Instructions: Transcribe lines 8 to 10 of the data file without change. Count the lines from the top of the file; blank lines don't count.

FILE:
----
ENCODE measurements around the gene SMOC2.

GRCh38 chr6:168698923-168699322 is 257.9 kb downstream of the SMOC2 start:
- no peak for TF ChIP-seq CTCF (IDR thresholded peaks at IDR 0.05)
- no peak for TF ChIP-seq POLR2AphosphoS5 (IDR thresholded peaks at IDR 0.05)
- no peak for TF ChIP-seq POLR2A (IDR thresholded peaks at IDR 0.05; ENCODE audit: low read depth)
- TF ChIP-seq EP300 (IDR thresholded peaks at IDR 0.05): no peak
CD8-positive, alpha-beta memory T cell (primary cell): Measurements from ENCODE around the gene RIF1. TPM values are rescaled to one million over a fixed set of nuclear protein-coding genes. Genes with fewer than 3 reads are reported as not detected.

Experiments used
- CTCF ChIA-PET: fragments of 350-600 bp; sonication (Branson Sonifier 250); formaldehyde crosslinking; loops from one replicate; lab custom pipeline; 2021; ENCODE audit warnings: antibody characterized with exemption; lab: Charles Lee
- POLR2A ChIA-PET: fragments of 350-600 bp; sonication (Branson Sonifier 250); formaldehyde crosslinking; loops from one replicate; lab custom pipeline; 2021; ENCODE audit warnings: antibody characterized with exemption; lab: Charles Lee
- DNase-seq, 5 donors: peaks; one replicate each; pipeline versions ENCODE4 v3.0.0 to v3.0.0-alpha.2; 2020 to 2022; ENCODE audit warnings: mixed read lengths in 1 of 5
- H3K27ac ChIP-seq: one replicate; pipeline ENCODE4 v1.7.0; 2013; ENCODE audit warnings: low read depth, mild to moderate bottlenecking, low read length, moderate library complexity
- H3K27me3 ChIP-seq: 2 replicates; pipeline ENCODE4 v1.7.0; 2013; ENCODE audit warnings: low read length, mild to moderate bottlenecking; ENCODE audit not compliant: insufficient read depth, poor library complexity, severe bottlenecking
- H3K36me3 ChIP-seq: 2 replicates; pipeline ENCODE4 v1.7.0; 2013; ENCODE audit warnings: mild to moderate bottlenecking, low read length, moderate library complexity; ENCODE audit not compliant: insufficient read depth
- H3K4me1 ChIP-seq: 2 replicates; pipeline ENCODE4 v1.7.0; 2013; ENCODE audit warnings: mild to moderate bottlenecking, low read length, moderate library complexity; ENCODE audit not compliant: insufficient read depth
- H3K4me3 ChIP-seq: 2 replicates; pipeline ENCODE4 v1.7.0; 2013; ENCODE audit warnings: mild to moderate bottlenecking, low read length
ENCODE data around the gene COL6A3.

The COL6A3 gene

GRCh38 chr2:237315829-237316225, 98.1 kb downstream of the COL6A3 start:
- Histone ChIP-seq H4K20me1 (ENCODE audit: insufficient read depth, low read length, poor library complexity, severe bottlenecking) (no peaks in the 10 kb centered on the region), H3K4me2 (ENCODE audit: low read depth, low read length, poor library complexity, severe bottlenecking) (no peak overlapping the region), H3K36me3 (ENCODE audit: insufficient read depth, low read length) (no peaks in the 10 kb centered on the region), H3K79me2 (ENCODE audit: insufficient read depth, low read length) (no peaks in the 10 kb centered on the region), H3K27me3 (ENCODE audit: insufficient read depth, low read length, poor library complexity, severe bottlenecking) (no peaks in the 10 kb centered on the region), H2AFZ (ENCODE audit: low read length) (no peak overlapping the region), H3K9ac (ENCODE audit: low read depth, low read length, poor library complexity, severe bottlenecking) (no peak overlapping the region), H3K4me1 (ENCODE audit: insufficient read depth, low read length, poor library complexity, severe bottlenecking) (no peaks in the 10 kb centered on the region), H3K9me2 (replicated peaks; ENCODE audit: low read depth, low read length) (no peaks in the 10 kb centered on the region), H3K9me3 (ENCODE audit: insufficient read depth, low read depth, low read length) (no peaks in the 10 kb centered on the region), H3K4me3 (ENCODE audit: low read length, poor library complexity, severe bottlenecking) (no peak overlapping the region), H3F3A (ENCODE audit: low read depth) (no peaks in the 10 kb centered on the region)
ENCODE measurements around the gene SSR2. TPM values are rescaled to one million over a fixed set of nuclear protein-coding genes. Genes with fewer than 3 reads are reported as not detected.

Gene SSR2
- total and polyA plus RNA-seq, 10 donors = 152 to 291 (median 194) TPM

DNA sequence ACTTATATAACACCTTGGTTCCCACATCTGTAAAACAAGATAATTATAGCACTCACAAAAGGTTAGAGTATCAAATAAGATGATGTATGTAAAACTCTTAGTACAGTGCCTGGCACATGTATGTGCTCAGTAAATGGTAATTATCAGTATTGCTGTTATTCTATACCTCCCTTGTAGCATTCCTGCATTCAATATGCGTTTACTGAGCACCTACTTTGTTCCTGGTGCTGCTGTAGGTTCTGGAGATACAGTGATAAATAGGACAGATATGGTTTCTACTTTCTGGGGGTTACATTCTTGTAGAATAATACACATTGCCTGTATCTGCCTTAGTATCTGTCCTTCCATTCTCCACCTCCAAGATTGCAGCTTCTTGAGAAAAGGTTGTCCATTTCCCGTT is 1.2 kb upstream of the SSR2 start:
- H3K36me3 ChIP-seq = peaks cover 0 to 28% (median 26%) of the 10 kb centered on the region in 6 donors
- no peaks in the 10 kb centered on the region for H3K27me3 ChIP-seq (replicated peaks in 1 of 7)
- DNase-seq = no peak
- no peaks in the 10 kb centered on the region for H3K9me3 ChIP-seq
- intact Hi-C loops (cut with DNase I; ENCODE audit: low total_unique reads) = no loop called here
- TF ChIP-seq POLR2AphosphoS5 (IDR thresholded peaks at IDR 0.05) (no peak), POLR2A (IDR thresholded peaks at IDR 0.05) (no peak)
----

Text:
Experiments used
- CTCF ChIA-PET: fragments of 350-600 bp; sonication (Branson Sonifier 250); formaldehyde crosslinking; loops from one replicate; lab custom pipeline; 2021; ENCODE audit warnings: antibody characterized with exemption; lab: Charles Lee
- POLR2A ChIA-PET: fragments of 350-600 bp; sonication (Branson Sonifier 250); formaldehyde crosslinking; loops from one replicate; lab custom pipeline; 2021; ENCODE audit warnings: antibody characterized with exemption; lab: Charles Lee